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Chemometric modeling of toxicity of contaminants of emerging concern to Dugesia japonica and its interspecies correlation with daphnia and fish: QSTR and i-QSTTR approaches
1 , * 2
1  Department of Pharmacoinformatics, National Institute of Pharmaceutical Educational and Research (NIPER), Kolkata-700032; India
2  Drug Theoretics and Cheminformatics Laboratory, Department of Pharmaceutical Technology, Jadavpur University, Kolkata 700 032, India


With increasing population of the world, the uses of needful chemicals are also increasing day by day. In the last 20 years, thousands of research papers have been published, reporting different aspects of chemicals known as contaminants of emerging concern (CEC), and more than 40,000 chemicals are identified as CECs. The pharmaceuticals and personal care products (PPCPs), endocrine disrupting chemicals (EDCs), UV filters etc. belong to the CEC class and their incorrect disposal procedure has made them as emerging contaminants. CECs are detected in the groundwater which may produce undesirable effects to human health and aquatic organisms. Unfortunately, very less amount of data are available on the environmental behavior and ecotoxicity of pharmaceuticals and other CECs; therefore, we need computational models for ecotoxicological risk assessment of chemicals with speed and accuracy that may fill the data gap by utilizing fewer resources and experimental animals. New approaches like Quantitative Structure-Activity Relationship (QSAR) may be able to generate valuable information and could help to meet these challenges. In this present study, we have developed Quantitative Structure-Toxicity Relationship (QSTR) models for the prediction of aquatic ecotoxicity of CECs on fresh water planarian (Dugesia japonica) by partial least squares (PLS) regression algorithm using simple molecular descriptors selected by genetic algorithm approach. Furthermore, interspecies quantitative structure toxicity-toxicity relationship (QSTTR) models were developed between planarian and daphnia (Daphnia magna) as well as between planarian and fish (Pimephales promelas) which can extrapolate data from one toxicity endpoint to another toxicity endpoint. The descriptors were calculated from PaDEL-Descriptor and Dragon software. Both QSTR and QSTTR models have desirable statistical qualities, meeting rigorous criteria of different validation metrics and OECD guidelines. Applicability domain assessment was also carried out to define the scope of the developed models and to highlight the compounds which are falling outside the domain. Consensus predictions were also performed based on multiple models generated in this study by using the Intelligent Consensus Predictor (ICP) tool to enhance the prediction quality for external set compounds. This study shows how in silico models can be applied for the toxicity assessment of CECs in aquatic organisms and indicating what are the structural features involved in their toxicity.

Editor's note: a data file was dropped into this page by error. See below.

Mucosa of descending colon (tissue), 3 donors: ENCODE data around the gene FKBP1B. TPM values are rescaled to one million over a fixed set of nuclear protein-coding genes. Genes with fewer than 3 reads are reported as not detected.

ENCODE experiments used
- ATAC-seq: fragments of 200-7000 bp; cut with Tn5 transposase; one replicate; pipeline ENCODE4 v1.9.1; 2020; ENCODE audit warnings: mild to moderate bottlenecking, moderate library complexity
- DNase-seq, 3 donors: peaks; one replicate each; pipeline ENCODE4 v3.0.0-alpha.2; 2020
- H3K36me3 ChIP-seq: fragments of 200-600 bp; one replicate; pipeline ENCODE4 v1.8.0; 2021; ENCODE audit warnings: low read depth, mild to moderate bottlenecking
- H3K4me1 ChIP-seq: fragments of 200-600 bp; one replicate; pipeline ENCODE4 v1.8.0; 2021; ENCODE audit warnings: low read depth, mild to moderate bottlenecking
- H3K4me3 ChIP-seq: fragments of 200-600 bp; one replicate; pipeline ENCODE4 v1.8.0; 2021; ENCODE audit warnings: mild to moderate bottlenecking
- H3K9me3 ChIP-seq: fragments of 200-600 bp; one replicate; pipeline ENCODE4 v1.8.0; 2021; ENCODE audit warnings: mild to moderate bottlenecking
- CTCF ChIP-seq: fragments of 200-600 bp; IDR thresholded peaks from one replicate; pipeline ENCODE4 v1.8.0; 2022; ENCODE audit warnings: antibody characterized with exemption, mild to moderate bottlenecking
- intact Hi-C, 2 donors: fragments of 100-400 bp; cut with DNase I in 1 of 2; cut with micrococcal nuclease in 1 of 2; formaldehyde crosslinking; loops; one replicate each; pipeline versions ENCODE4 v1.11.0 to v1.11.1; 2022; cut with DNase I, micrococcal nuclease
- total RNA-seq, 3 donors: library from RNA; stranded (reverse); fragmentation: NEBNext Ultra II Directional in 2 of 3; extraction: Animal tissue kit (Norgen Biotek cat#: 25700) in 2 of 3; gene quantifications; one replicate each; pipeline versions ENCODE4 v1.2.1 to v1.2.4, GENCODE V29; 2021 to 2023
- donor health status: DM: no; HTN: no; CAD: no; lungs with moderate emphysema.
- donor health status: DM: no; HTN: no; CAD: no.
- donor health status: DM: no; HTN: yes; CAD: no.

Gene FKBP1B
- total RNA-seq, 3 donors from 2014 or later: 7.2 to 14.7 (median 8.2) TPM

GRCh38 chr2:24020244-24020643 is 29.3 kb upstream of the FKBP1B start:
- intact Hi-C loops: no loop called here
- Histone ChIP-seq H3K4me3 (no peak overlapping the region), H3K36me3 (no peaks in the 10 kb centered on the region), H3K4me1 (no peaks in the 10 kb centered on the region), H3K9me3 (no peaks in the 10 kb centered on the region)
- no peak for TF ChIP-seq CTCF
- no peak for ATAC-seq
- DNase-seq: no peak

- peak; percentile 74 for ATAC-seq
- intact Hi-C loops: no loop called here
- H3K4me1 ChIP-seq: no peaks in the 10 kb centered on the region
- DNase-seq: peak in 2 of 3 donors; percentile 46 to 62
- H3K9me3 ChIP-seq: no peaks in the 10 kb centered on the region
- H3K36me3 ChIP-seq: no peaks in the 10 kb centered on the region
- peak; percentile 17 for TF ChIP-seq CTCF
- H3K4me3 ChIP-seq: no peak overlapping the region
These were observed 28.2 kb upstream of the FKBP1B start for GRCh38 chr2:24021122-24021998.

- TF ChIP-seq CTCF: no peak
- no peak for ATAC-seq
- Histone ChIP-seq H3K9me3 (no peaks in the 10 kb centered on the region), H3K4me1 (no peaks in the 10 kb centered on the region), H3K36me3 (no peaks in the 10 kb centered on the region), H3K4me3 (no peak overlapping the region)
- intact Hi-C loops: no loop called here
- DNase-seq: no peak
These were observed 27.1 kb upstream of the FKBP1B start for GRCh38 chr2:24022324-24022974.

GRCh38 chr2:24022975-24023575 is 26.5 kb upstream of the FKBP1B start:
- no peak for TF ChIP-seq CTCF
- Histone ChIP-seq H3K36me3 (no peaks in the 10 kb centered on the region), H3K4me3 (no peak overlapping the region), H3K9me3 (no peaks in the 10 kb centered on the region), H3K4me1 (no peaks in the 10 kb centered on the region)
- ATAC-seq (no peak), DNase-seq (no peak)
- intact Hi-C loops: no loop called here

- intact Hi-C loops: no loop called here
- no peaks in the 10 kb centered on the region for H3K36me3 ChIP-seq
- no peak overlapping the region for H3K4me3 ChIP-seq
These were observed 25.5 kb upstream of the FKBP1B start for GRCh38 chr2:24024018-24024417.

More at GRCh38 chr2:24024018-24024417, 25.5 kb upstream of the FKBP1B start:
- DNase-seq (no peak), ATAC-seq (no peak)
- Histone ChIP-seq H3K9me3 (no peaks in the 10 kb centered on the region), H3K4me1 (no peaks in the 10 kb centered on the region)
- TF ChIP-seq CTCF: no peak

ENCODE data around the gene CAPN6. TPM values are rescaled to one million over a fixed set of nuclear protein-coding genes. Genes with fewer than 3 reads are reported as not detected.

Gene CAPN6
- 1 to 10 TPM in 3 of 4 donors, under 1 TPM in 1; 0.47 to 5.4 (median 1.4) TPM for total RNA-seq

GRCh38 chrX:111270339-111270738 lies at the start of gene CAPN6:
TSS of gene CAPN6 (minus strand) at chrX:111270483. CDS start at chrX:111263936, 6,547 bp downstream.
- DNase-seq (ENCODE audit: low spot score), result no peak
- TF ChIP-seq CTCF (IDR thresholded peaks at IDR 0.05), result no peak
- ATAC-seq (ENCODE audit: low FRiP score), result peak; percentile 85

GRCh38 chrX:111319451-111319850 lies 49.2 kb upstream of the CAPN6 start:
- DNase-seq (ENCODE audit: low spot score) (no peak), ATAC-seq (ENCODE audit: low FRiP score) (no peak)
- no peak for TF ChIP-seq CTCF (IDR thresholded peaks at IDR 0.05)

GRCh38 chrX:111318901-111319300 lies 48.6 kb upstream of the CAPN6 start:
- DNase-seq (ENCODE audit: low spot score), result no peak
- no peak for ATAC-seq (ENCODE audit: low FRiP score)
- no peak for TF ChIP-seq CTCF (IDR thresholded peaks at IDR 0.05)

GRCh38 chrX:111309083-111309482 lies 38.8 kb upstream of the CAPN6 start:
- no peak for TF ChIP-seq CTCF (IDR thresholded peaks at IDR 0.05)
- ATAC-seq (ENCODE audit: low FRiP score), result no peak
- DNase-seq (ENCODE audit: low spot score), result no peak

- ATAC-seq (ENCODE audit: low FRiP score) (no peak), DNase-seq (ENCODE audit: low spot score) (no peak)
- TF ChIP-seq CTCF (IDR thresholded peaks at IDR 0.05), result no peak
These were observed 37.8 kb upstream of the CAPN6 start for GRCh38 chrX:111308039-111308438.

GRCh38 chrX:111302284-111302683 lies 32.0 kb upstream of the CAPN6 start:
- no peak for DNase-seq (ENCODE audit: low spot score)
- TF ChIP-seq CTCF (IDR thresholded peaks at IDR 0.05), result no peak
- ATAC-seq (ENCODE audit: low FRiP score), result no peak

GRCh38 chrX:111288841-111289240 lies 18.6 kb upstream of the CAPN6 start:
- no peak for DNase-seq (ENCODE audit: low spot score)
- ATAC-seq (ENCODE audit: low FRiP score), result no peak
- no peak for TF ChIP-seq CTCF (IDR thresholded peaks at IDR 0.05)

Keywords: QSTR; i-QSSTR; DCV; ICP; PLS